The Portland metro area saw the second-largest jump in home values in April, trailing only Seattle.
Prices jumped 1.9 percent in the Portland area in April, reaching a level 9.3 percent higher than a year earlier, according numbers from the S&P CoreLogic Case-Shiller home price index released Thursday.
The increases follow a nationwide trend of rapidly rising home prices.
Nationally, home prices rose 0.9 percent in April and are 5.5 percent higher than a year prior. The smallest annual gain reported among the 20 cities included in the index was 4.1 percent, roughly twice the rate of inflation, in New York.
But Seattle and Portland have consistently led the pack in recent years.
The ever-climbing prices come as buyers are competing over a slim supply of homes on the market. Current homeowners are staying put rather than moving up to a more expensive home.
Homebuilders, meanwhile, are still less active than they have been historically. That means fewer new homes to keep up with a growing population.
Housing market observers have long speculated a looming increase in mortgage rates could slow demand, in turn putting the brakes on home prices.
But rates have been volatile, dropping in recent weeks to their lowest point of the year.
And David M. Blitzer, chairman of the committee that publishes the Case-Shiller index, suggested Tuesday the rising rates could have the opposite effect.
“If mortgage rates, currently near 4 percent, rise further, this could deter more people from selling and keep pressure on inventories and prices,” Blitzer said in a statement. “While prices cannot rise indefinitely, there is no way to tell when rising prices and mortgage rates will force a slowdown in housing.”
In Portland, the median home-sale price was $385,000 in April, according to the Regional Multiple Listing Service. It rose to $388,000 in May.
As always, let me know if you have any questions!
The following analysis of the Oregon and Southwest Washington real estate market is provided by Windermere Real Estate Chief Economist Matthew Gardner. I hope that this information may assist you with making better-informed real estate decisions. For further information about the housing market in your area, please don’t hesitate to contact me.
- The average home price in the region rose by 9.4% year-over-year to $334,299. This is down from 10.9% in the fourth quarter of 2016.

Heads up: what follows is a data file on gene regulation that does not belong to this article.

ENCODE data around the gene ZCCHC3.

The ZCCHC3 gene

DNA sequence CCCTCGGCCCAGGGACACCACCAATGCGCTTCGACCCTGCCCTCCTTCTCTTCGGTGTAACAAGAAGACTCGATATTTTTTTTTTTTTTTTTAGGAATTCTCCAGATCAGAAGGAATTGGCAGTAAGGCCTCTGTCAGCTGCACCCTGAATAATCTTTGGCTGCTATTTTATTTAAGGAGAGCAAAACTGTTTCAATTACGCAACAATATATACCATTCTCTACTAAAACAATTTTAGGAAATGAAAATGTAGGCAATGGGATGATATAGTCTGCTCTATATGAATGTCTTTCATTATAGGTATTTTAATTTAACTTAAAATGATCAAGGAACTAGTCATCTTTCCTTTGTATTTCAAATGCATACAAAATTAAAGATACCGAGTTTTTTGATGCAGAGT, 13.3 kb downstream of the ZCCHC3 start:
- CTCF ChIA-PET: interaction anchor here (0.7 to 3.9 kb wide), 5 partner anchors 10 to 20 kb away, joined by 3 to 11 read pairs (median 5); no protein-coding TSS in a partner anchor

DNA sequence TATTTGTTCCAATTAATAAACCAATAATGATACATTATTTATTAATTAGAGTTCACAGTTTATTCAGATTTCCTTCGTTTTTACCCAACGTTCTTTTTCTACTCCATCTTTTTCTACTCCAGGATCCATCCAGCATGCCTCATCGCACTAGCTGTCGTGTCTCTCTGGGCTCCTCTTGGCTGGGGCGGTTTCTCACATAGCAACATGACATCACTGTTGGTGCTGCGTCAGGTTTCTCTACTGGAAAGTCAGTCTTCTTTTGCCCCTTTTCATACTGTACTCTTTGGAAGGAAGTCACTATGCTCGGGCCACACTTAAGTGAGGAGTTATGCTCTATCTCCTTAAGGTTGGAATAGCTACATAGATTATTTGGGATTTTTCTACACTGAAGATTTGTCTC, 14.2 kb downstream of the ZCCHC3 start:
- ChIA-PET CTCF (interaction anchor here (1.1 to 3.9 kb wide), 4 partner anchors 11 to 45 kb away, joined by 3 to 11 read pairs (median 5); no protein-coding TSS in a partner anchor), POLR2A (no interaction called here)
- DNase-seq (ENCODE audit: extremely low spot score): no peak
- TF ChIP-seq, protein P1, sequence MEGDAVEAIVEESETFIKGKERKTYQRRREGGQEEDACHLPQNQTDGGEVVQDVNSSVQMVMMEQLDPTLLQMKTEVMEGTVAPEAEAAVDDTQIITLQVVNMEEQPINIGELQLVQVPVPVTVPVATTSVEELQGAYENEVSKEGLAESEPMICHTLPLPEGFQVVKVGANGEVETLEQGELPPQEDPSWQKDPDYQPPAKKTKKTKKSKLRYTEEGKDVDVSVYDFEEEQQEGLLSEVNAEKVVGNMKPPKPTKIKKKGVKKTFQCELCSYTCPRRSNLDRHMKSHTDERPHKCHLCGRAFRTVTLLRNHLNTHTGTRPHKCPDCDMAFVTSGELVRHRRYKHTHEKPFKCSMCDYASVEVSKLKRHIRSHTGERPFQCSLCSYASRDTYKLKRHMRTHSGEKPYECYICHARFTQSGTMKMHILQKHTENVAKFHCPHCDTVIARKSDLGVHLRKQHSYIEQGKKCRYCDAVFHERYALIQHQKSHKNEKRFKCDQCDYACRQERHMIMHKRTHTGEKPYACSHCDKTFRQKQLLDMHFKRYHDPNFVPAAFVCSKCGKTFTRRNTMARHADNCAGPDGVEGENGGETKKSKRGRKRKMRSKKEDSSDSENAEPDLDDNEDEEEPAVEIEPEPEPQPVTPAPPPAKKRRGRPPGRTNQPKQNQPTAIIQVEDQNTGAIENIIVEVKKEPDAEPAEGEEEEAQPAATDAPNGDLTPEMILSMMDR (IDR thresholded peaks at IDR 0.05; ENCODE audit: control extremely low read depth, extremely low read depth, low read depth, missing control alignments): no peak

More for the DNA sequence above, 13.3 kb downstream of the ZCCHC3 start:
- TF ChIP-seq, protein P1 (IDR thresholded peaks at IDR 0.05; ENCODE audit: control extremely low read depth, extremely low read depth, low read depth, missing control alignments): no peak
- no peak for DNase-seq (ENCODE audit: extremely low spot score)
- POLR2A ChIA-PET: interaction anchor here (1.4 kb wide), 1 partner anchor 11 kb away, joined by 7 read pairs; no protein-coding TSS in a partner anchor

- Jefferson County took over as the market with the strongest annual price growth, with homes selling for 30.7% above the level seen a year ago.
- All but three counties experienced rising prices when compared to the first quarter of 2016, and most of these saw significant, double-digit increases.
- Despite rising interest rates, the lack of inventory continues to drive home prices higher.
DAYS ON MARKET
- The average number of days it takes to sell a home in the region dropped by five days when compared to the first quarter of 2016, but it took 17 days longer to sell a home than in the fourth quarter of 2016.
- The average time it took to sell a home in the region was 98 days.
- In several counties, days on market rose when compared to the same period a year ago. This is not too surprising given that the counties where sales slowed are small, which often leads to erratic demand.
- Counties where homes sold the fastest were Washington and Multnomah Counties, where it took an average of 33 and 42 days respectively for homes to sell.
The speedometer reflects the state of the region’s housing market using housing inventory, price gains, home sales, interest rates, and larger economic factors. Economic growth in Oregon State remains impressive, and the region’s housing market clearly continues to benefit from such robust growth.
Home sales have slowed, which has taken a little steam out of the strong appreciation rates we’ve seen over the past several months. That said, the market remains remarkably tight and unlikely to shift dramatically for the duration of 2017. As such, I have moved the needle slightly more toward sellers for the first quarter.
High-end real estate brokers filed into a breakfast meeting for Windermere Real Estate’s Premier Properties program last month, eager to hear statistics and insights into a luxury market that has taken off over the last year. I had the pleasure of sharing my take on the rapidly growing market with the brokers; here’s some of the information they walked away with.
First of all, what is luxury real estate? The definition varies from region to region. In the Portland area, Windermere brokers base their luxury qualifying price on variables such as condition of the home and grounds, history of the home, architectural significance, location and more. Listing prices for luxury homes in Portland typically start between $750,000 and $1 million. To qualify for Luxury Portfolio International, a division of Leading Real Estate Companies of the World, home listings must be priced at or above $899,900.
This same group details the recent increase of luxury market activity, reporting that 25 percent of the U.S. wealthy plan to purchase luxury real estate over the next three years. Further, a whopping 45 percent of the global wealthy plan to purchase during the same period. This is already manifesting in Multnomah County — largely as a result of the increase of wealthy, international tech buyers flocking to the area — where transactions above the $1 million price mark increased 21.5 percent from 2015 to 2016 and transactions above $800,000 increased 27 percent over the same period. Among those high-end transactions, average sales prices skyrocketed nearly $50,000 over the course of the year.
I predict the luxury market will continue to increase moderately year-over-year. Further, job growth in the area should continue to support higher home prices as demand continues to exceed supply. Average listing prices on luxury homes in Portland are reaching $900,550 — well short of other major markets in the west, such as Seattle, San Francisco, Los Angeles and Salt Lake City. With home prices expected to increase 7.9 percent in Multnomah County over the next year, now is a great time for buyers to enter the luxury market and watch their investments quickly appreciate.